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Grafting Stories

Vine Graft builds wine experiences rooted in the telling of different stories about local, urban wines, producers or regions. These stories promise to connect, challenge, and engage customers on a personal level, helping them to form natural bonds with the wines they are exploring.

There are many small-production Californian winemakers out there whose voices as winemakers or the stories behind their wines simply don’t get enough attention. Of course, there is so much wine being produced in California that this is a natural challenge. At Vine Graft, we’re driven to explore producers who make wine that is local to a particular wine region in California, including (and with a special focus on) the San Francisco Bay Area. We are especially drawn to focus on urban produced wines or wine sold in an urban collectives.

With every producer we uncover that has every bit incredible wine as they do a unique story, we attempt to care for, and hone in on, core values that define the label and the folks who embody that label. It is our goal to share these values with customers while incorporating their own stories to create unforgettable wine experiences.

By focusing on the stories behind the wines and showing how they are applicable to consumers’ own lives, we believe that this helps them to speak more confidently and honestly about the wine as it relates to them. This engages folks on a far more personable level.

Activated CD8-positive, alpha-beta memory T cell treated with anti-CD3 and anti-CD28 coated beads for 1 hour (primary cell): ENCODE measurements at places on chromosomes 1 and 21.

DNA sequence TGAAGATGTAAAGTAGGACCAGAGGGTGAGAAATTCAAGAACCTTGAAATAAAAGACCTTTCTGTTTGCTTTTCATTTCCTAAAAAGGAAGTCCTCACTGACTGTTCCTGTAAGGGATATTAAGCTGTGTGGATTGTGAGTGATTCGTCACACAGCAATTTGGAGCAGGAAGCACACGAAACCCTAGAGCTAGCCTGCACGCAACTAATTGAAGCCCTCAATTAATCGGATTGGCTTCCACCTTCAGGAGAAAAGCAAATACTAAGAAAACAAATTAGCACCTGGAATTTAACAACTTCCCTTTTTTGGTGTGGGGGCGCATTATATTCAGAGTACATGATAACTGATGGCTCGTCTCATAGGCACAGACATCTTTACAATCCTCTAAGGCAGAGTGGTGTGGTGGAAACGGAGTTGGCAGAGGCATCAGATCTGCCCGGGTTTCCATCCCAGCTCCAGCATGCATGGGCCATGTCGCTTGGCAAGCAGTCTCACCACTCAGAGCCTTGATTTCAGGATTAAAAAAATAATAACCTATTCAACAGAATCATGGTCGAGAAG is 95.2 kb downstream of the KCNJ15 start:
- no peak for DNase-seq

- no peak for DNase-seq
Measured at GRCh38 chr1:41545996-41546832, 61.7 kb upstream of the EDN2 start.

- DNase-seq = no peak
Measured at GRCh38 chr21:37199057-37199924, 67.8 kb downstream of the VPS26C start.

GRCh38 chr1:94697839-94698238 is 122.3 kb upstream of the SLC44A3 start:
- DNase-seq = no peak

Storytelling is a powerfully connective tool that bridges gaps in society and fosters community. We hope to be story stewards for a long time.

Featured post

Applying the Old Ways to the Old Vine: Lusu Cellars

The evolution of an urban winery collective is curious to watch. While a collective can define an area over time, the initial one or two wineries popping up just don’t seem to quite justify the need for a name. This is why Broc Cellars and Donkey & Goat have, for some time, been the old kids on the nameless urban winery block in Berkeley, making wine in facilities that support their production and storage needs. But then more wineries move in and suddenly at four or five, you have a bonafide collective in your midst and names start to evolve around that area that will be inclusive enough to consider all the beverage neighbors in the area.

In the arena of food and drinks, North Berkeley is mutating into being known as The Drinks District or SoFo (South of Fourth Street). But at the heart of this area beats the ever revolving small wine facility at 805 Camelia. Since the 1970s, this facility has been used for winemaking, once being home to Broc and now shared between Eno and Lusu Cellars.

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From Goats to Grapes: La Clarine Farm

When we first had some of Hank and Caroline Beckmeyer’s wine, it was at the Seven % Solution tasting in San Francisco. Like Bryan Harrington‘s wine (another unique wine producer whose wines I love), their wines involved fascinating varietals in blends with grapes that tend to run on the bolder side, yet they were all so balanced and lean. Somehow, La Clarine‘s wines bring out flavors that you could never imagine might come forth from a certain varietal. Maybe it’s the soil. Maybe it’s the goats. Maybe it’s the elevation. Maybe it’s Hank and Caroline.